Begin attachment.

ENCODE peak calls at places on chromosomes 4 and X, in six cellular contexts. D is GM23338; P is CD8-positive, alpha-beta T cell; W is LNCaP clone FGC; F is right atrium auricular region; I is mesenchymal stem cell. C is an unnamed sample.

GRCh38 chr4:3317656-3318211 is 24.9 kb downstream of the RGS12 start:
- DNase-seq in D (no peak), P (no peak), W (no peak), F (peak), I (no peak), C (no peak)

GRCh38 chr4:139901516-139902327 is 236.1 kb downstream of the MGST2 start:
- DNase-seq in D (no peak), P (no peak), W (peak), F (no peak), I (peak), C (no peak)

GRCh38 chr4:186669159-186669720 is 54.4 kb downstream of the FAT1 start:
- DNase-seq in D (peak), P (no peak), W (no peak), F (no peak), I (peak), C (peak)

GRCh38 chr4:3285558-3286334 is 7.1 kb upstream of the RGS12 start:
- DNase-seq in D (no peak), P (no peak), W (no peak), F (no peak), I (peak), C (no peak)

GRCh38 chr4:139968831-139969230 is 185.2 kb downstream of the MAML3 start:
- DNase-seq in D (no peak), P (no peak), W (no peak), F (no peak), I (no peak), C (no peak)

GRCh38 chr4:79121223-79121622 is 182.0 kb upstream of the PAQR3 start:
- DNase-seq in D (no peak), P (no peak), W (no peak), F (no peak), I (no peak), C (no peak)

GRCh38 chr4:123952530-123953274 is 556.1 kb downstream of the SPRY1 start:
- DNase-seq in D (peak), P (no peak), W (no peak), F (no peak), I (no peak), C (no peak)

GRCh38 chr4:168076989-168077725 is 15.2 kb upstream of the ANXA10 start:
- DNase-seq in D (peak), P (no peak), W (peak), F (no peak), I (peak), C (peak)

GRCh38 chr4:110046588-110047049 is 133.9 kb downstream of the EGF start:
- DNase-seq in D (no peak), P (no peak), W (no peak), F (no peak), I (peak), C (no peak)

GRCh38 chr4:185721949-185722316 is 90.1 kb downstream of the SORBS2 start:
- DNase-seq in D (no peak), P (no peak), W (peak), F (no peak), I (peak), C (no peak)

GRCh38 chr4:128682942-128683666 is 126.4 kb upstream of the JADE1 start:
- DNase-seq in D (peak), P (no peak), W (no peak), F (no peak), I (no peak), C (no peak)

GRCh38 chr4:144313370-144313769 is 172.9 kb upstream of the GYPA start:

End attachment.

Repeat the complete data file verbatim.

ENCODE peak calls at places on chromosomes 4 and X, in six cellular contexts. D is GM23338; P is CD8-positive, alpha-beta T cell; W is LNCaP clone FGC; F is right atrium auricular region; I is mesenchymal stem cell. C is an unnamed sample.

GRCh38 chr4:3317656-3318211 is 24.9 kb downstream of the RGS12 start:
- DNase-seq in D (no peak), P (no peak), W (no peak), F (peak), I (no peak), C (no peak)

GRCh38 chr4:139901516-139902327 is 236.1 kb downstream of the MGST2 start:
- DNase-seq in D (no peak), P (no peak), W (peak), F (no peak), I (peak), C (no peak)

GRCh38 chr4:186669159-186669720 is 54.4 kb downstream of the FAT1 start:
- DNase-seq in D (peak), P (no peak), W (no peak), F (no peak), I (peak), C (peak)

GRCh38 chr4:3285558-3286334 is 7.1 kb upstream of the RGS12 start:
- DNase-seq in D (no peak), P (no peak), W (no peak), F (no peak), I (peak), C (no peak)

GRCh38 chr4:139968831-139969230 is 185.2 kb downstream of the MAML3 start:
- DNase-seq in D (no peak), P (no peak), W (no peak), F (no peak), I (no peak), C (no peak)

GRCh38 chr4:79121223-79121622 is 182.0 kb upstream of the PAQR3 start:
- DNase-seq in D (no peak), P (no peak), W (no peak), F (no peak), I (no peak), C (no peak)

GRCh38 chr4:123952530-123953274 is 556.1 kb downstream of the SPRY1 start:
- DNase-seq in D (peak), P (no peak), W (no peak), F (no peak), I (no peak), C (no peak)

GRCh38 chr4:168076989-168077725 is 15.2 kb upstream of the ANXA10 start:
- DNase-seq in D (peak), P (no peak), W (peak), F (no peak), I (peak), C (peak)

GRCh38 chr4:110046588-110047049 is 133.9 kb downstream of the EGF start:
- DNase-seq in D (no peak), P (no peak), W (no peak), F (no peak), I (peak), C (no peak)

GRCh38 chr4:185721949-185722316 is 90.1 kb downstream of the SORBS2 start:
- DNase-seq in D (no peak), P (no peak), W (peak), F (no peak), I (peak), C (no peak)

GRCh38 chr4:128682942-128683666 is 126.4 kb upstream of the JADE1 start:
- DNase-seq in D (peak), P (no peak), W (no peak), F (no peak), I (no peak), C (no peak)

GRCh38 chr4:144313370-144313769 is 172.9 kb upstream of the GYPA start: